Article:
This spectacular jambiya-style dagger known as an ‘asib is from the Bedouin Arabs of Yemen. It has a superb patina and ample signs of age and use. It is among the most elaborate we have seen in that its scabbard is decorated with no less four rows of red glass cabochons when most have just one or two.
The hilt has a slender grip and is decorated with two brass disks cast with Arabic script. The silver to the reverse of the hilt is impressed with what is likely to be the maker’s name in Arabic.
The sheaf in encased with leather and silver mounts. These are set with 13 oval red glass disks to emulate carnelians. There are also bands of finely plaited silver and silver granulation work.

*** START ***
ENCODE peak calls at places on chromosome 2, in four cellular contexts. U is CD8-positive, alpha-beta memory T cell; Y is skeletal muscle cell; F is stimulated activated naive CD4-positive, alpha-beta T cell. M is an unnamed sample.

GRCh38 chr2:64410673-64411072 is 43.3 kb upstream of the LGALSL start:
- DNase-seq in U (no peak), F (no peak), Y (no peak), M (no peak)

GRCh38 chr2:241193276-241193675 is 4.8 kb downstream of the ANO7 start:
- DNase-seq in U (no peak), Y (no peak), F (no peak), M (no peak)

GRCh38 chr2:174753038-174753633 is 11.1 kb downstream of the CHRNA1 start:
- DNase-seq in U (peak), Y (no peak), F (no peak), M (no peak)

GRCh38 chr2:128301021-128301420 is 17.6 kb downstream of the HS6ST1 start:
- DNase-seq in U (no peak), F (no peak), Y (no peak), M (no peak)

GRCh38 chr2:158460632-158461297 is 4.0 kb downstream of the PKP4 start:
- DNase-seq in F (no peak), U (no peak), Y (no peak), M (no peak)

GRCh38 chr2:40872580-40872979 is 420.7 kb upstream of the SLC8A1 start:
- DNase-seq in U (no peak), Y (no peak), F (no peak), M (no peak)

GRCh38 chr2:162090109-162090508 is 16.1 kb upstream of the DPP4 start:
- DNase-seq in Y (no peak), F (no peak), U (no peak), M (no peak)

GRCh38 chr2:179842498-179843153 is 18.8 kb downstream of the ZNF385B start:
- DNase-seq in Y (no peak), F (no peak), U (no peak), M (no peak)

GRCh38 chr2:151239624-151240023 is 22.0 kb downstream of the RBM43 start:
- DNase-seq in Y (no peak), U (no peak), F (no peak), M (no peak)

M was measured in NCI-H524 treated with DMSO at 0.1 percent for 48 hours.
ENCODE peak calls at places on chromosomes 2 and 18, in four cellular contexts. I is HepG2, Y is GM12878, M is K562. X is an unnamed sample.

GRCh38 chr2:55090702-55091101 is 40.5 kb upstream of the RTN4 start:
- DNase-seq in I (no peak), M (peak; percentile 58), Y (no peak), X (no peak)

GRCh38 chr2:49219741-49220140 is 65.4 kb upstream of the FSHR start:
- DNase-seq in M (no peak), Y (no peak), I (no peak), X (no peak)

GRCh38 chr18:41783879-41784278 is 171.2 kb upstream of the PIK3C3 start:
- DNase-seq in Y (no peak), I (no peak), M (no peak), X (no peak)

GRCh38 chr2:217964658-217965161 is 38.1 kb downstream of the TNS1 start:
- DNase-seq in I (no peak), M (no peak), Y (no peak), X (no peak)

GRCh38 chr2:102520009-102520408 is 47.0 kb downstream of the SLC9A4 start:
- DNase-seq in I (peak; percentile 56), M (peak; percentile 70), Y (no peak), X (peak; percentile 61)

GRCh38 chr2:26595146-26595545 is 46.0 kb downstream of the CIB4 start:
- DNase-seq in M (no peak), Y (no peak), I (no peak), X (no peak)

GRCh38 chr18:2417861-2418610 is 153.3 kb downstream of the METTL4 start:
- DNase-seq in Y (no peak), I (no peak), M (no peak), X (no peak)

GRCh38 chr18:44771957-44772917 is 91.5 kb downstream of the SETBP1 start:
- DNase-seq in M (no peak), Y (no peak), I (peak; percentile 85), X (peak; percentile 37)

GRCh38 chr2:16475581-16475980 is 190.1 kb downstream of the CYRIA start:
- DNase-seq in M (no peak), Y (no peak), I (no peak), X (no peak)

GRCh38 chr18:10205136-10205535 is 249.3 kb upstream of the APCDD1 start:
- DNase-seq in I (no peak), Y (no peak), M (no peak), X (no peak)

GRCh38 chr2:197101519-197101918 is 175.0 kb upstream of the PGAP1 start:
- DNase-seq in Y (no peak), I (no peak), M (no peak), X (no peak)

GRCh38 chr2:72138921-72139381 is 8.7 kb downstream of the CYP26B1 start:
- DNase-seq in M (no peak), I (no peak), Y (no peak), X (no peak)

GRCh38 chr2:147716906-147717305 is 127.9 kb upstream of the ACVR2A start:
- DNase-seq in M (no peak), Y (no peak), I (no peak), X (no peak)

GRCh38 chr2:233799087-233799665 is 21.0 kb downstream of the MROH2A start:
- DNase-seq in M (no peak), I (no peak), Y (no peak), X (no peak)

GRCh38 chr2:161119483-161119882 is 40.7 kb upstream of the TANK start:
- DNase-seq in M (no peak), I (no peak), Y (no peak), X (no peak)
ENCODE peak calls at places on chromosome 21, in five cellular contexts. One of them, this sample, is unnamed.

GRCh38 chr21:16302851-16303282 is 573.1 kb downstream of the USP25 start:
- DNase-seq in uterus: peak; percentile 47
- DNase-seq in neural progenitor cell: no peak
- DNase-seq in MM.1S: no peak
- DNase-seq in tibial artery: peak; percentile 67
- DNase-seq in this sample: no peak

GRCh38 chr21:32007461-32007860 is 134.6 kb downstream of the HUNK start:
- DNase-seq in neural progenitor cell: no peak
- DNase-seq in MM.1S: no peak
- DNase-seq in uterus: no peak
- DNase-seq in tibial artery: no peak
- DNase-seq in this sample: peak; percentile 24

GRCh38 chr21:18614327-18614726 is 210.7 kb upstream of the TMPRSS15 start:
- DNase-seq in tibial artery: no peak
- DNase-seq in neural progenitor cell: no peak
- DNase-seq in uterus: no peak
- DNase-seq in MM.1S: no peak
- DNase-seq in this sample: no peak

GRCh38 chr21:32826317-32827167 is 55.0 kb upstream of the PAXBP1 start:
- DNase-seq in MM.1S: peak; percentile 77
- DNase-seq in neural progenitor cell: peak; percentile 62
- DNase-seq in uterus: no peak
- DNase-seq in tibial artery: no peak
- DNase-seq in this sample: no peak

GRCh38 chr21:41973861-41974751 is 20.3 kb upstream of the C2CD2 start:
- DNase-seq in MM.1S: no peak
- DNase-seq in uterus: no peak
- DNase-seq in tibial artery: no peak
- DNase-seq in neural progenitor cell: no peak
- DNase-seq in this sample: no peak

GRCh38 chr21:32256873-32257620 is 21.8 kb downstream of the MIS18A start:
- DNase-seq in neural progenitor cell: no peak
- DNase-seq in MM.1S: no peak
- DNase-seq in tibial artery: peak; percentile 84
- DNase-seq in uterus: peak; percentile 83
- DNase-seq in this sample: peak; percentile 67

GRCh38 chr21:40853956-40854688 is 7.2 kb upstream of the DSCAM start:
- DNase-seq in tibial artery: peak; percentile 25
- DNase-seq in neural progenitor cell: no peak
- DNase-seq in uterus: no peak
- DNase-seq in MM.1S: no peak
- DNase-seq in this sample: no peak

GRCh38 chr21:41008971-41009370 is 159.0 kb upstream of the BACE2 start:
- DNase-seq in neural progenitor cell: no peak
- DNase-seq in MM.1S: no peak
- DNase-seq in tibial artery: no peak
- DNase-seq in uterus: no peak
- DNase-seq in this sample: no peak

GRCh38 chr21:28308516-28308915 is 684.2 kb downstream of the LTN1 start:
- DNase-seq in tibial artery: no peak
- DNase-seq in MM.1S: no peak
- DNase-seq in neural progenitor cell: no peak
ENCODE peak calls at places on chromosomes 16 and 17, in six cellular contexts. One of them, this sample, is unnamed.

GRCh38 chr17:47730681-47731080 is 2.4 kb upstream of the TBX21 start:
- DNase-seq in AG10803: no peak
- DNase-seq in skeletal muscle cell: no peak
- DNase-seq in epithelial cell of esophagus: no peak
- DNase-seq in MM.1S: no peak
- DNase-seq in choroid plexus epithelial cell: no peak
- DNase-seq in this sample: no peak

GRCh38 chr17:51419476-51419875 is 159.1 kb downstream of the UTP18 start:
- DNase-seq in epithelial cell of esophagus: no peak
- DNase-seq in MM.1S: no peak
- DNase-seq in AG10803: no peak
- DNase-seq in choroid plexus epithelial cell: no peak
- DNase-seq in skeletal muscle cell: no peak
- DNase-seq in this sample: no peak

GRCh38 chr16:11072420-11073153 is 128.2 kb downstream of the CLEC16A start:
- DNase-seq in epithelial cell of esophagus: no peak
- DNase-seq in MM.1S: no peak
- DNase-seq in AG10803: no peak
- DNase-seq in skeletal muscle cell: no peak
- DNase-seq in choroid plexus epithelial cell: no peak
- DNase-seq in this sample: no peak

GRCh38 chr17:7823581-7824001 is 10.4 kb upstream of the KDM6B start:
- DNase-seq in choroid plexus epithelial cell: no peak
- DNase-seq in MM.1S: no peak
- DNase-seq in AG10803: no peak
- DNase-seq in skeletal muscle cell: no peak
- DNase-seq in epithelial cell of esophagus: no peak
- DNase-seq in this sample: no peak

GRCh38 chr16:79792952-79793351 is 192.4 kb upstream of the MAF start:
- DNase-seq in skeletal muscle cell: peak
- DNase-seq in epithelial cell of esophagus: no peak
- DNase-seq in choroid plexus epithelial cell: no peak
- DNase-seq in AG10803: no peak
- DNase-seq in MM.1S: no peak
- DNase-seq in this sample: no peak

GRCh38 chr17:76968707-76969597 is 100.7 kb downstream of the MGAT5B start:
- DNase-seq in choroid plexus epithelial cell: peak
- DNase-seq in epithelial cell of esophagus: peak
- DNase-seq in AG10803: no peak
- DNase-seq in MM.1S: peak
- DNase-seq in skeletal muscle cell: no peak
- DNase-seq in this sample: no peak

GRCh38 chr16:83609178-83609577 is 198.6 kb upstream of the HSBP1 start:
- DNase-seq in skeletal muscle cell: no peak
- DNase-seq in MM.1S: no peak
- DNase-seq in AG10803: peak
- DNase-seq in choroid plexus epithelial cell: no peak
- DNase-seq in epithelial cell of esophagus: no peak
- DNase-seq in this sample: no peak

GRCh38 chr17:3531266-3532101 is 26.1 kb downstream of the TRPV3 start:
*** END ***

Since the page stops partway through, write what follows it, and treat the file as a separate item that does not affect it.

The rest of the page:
The sheaf has a dramatically extended miniaret-like final or thum which is encased in silver. The interior side of the thum includes four small silver loops to aid with attaching the jambiya to the belt.
The blade is of thin steel with a central rib and has all the usual rust staining.
The back of the sheaf includes an original small knife with a horn handle.
A related though less elaborate example is illustrated in Seiwert (2009, p. 338).
The blade no longer fits squarely into the scabbard. This is likely to be on account of shrinkage. But otherwise, the dagger is in fine condition.
Hales, R., Islamic and Oriental Arms and Armour: A Lifetime’s Passion, Robert Hale CI Ltd, 2013.
Seiwert, W.D., Jewellery from the Orient: Treasures from the Bir Collection, Arnoldsche Art Publishers, 2009.
Tirri, A.C., Islamic and Native Weapons of Colonial Africa 1800-1960, Indigo Publishing, 2007.